Media Relations Training | The Importance of Training


Media Relations may be the most important part of Public Relations. As such, Media Relations Training is a useful tool any business professional can utilize. It may be recommended for professionals in the PR industry or department of a business, but it would be beneficial for all professionals of a business to partake in media relations training.

Ideally, it will help equip individuals with the right tools to effectively and professionally deal with the media and also give a better understanding of how the media works. The end goal is to enhance collaboration with the media in order to strengthen relationships and encourage coverage for a story or press release.

It involves gaining an understanding of a news organizations’ needs in addition to methods to meeting them, being able to communicate in a time of a news crisis, and responding to the media in a way that is effective and succinct, improving communication skills and defining and improving strategic communications. The goal is to learn how the media works, what motivates them, and how you can get coverage for your news.

There are many options for training. Regardless of where the training comes from, there are a few things that are critical to a media relations training program in order for the training to be worthwhile. They could include the following:

  • Tips to handle impromptu and unexpected interviews. Whether they be via telephone, email, etc., knowing how to handle unexpected interviews is vital for the survival of a media relations specialist. Reason being, this skill can be used in almost any situation.
Some ideas this topic could cover (among many others):
    - Keep your company up-to-date with corporate goings-on so that any one person could answer a question directed at the firm about a news piece, product launch, or employee addition.
    - Know that it is O.K. to ask to call back. Take a second to gather your thoughts, predict what might be asked of you, and breathe.
    - Stay congruent in the information you release, whether it be to the company or to reporters. This way no information is questioned and your credibility is intact.

  • Hand feed the media. This could include many different tactics with the end goal of catering to the media so that your news and company information has a large share of the coverage being given. Some of those tactics might include:
    - Creating newsworthy news. This involves making your news release more than just an announcement of the new addition of a CEO. It requires that you make the news release more about what the addition means to the community, where the party for the addition will be, and what it means to the company.
    - Make an exclusive on some of your news. This could make others want your news, or simply repost your news for you if you only provide it to one form of media.
    - Know who your target is. If your story needs to go to a specific journalist, figure that out. Tailor your story for that individual. If the story doesn't feature something they are interested in, chances are they won't suddenly enjoy or find interest in your story.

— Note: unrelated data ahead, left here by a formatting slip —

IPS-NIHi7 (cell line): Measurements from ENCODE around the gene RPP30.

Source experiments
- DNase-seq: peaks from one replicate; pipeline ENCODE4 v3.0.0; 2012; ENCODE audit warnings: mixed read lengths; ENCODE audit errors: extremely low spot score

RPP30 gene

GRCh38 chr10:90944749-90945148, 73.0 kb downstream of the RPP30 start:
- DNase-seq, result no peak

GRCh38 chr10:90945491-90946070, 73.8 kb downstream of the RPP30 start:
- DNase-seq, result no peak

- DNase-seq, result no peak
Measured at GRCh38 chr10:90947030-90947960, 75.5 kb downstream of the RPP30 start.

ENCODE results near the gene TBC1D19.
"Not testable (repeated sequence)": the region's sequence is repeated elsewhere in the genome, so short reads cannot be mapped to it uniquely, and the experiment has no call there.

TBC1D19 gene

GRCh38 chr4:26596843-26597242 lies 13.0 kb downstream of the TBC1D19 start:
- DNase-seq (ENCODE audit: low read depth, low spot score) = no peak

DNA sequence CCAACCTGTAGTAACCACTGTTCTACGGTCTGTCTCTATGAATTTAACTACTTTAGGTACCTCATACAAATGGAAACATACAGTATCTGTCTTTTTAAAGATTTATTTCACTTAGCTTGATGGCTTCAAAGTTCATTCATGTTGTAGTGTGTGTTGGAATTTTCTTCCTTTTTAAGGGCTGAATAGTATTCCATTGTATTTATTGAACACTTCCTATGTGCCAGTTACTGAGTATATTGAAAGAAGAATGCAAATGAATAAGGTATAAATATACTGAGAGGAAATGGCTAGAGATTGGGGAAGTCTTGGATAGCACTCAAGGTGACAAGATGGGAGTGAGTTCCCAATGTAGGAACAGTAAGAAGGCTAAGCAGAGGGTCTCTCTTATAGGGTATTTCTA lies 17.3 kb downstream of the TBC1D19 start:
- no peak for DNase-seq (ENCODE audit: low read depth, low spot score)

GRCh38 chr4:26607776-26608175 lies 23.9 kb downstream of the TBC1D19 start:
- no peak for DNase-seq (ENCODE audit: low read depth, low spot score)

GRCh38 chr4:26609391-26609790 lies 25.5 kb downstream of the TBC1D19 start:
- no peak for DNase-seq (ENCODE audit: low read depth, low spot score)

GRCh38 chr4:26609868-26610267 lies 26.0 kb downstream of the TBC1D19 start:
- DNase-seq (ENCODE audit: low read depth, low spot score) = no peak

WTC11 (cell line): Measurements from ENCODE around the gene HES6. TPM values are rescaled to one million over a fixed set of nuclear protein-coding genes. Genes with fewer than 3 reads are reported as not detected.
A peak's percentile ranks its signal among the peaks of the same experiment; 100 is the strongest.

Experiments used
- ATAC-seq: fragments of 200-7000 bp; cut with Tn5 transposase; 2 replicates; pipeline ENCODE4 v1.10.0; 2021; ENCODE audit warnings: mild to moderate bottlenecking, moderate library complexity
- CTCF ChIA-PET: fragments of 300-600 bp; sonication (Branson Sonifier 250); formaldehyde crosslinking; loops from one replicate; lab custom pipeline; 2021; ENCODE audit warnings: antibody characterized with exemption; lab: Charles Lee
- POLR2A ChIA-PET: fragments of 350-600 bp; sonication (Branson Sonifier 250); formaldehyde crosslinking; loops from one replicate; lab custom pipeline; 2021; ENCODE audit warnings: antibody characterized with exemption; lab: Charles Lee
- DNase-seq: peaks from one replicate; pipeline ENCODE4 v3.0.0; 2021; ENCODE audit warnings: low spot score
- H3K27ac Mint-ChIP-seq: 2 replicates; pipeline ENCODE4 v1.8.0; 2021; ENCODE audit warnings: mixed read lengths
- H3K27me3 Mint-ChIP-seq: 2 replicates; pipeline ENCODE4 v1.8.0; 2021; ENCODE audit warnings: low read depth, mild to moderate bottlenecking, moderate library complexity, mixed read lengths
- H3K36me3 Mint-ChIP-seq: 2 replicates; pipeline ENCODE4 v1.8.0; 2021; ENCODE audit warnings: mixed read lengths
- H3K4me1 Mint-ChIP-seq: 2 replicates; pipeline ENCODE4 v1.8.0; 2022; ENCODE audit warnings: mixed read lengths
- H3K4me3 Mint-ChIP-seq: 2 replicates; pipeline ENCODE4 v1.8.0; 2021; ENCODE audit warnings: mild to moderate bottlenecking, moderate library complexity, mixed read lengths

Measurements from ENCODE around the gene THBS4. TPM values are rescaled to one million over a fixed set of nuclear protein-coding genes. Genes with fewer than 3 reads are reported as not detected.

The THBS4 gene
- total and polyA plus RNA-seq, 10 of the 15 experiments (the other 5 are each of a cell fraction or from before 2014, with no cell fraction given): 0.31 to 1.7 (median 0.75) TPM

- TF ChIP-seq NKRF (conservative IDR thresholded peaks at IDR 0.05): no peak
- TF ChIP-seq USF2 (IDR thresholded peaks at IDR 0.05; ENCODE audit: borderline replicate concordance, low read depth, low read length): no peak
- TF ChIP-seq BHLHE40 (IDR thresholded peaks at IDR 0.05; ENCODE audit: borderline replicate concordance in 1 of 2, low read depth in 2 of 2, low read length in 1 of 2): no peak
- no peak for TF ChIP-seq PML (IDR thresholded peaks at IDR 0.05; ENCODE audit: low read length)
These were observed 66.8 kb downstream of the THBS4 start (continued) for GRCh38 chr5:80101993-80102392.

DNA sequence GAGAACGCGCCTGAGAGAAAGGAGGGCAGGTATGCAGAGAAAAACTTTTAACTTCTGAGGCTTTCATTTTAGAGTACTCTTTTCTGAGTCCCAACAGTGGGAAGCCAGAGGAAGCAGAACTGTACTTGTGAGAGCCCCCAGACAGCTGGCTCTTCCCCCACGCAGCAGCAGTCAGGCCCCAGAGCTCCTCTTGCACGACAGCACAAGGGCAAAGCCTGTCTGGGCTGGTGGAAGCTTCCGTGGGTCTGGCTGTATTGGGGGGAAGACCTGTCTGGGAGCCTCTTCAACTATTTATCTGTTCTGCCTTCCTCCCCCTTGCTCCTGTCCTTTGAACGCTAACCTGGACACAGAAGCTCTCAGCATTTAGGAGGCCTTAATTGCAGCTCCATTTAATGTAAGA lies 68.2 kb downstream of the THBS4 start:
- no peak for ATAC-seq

• Say what you want to say, and do so your way. When you are in an interview, it is important to have some control in the interview so that the interviewer knows you've been through this before and there are few tricks that they could pull on you. This also ensures that you answer correctly the questions asked of you, and that the information you release is what you wanted to leak. Some important things to remember:

  • -Do not talk "Off The Record". A reporter may not keep what you say off the record. Be careful, and remember that you are always "On Record".
    - Be confident.
    - You are allowed to say that you do not want to talk about something, or that you are not well informed enough to talk about a topic. Often times you can request that a document be sent to your company or firm prior to the interview taking place, and in doing so you are able to prepare your answers. Though the interviewing company may decline, it is appropriate to ask what topics will be covered. There may be some things you have yet to disclose with any public.

  • Know how to pick an appropriate spokesperson. This person ought to be the person you send for the media training, but if it is not, the aforementioned are some things this individual should know and practice. It is critical to pick the right spokesperson; they are the company representative. A personable individual with excellent communication skills is needed for this role. It could also be the person who knows most about the questions an interviewer is asking, though at times, those people are not the most personable or approachable for an interview. In those cases, the spokesperson should talk with them beforehand.

Other things this training could cover include hands on experiences, such as interviews, talking with real people in media, and real scenarios. Each training will differ, and as such, it may be beneficial to take more than one. Do your research and find one that you think is best for you. Some require a few days, so ensure that you can commit to that as well.

It is important to know how to work with the media because they are your free advertising source, and they can also be the worst informant of your company. They are not within your organization, and as such, do not always have the right or full story.

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